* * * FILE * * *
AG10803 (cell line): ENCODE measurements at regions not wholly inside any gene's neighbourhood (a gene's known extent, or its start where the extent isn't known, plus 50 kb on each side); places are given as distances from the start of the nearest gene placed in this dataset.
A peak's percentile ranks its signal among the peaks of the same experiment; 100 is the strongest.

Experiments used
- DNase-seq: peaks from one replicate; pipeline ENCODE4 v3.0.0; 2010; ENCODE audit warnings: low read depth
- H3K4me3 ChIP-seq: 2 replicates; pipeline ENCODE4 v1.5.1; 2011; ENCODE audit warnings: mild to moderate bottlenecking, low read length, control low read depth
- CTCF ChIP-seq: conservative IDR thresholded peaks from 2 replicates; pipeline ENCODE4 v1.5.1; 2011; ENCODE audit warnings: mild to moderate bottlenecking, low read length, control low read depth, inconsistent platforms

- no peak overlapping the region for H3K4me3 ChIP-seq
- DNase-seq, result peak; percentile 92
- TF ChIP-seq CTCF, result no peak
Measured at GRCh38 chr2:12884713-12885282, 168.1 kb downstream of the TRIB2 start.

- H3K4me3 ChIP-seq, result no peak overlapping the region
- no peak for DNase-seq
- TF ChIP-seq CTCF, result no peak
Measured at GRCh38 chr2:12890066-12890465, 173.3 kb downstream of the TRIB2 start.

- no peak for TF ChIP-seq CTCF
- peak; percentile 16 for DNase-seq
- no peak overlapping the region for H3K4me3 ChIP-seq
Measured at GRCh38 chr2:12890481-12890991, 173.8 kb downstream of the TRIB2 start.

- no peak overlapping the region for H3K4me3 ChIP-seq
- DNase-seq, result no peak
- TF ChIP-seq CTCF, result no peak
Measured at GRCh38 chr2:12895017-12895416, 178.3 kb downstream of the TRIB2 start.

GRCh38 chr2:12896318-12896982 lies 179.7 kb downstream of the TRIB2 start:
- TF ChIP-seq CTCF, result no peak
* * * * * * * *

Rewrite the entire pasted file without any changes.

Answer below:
AG10803 (cell line): ENCODE measurements at regions not wholly inside any gene's neighbourhood (a gene's known extent, or its start where the extent isn't known, plus 50 kb on each side); places are given as distances from the start of the nearest gene placed in this dataset.
A peak's percentile ranks its signal among the peaks of the same experiment; 100 is the strongest.

Experiments used
- DNase-seq: peaks from one replicate; pipeline ENCODE4 v3.0.0; 2010; ENCODE audit warnings: low read depth
- H3K4me3 ChIP-seq: 2 replicates; pipeline ENCODE4 v1.5.1; 2011; ENCODE audit warnings: mild to moderate bottlenecking, low read length, control low read depth
- CTCF ChIP-seq: conservative IDR thresholded peaks from 2 replicates; pipeline ENCODE4 v1.5.1; 2011; ENCODE audit warnings: mild to moderate bottlenecking, low read length, control low read depth, inconsistent platforms

- no peak overlapping the region for H3K4me3 ChIP-seq
- DNase-seq, result peak; percentile 92
- TF ChIP-seq CTCF, result no peak
Measured at GRCh38 chr2:12884713-12885282, 168.1 kb downstream of the TRIB2 start.

- H3K4me3 ChIP-seq, result no peak overlapping the region
- no peak for DNase-seq
- TF ChIP-seq CTCF, result no peak
Measured at GRCh38 chr2:12890066-12890465, 173.3 kb downstream of the TRIB2 start.

- no peak for TF ChIP-seq CTCF
- peak; percentile 16 for DNase-seq
- no peak overlapping the region for H3K4me3 ChIP-seq
Measured at GRCh38 chr2:12890481-12890991, 173.8 kb downstream of the TRIB2 start.

- no peak overlapping the region for H3K4me3 ChIP-seq
- DNase-seq, result no peak
- TF ChIP-seq CTCF, result no peak
Measured at GRCh38 chr2:12895017-12895416, 178.3 kb downstream of the TRIB2 start.

GRCh38 chr2:12896318-12896982 lies 179.7 kb downstream of the TRIB2 start:
- TF ChIP-seq CTCF, result no peak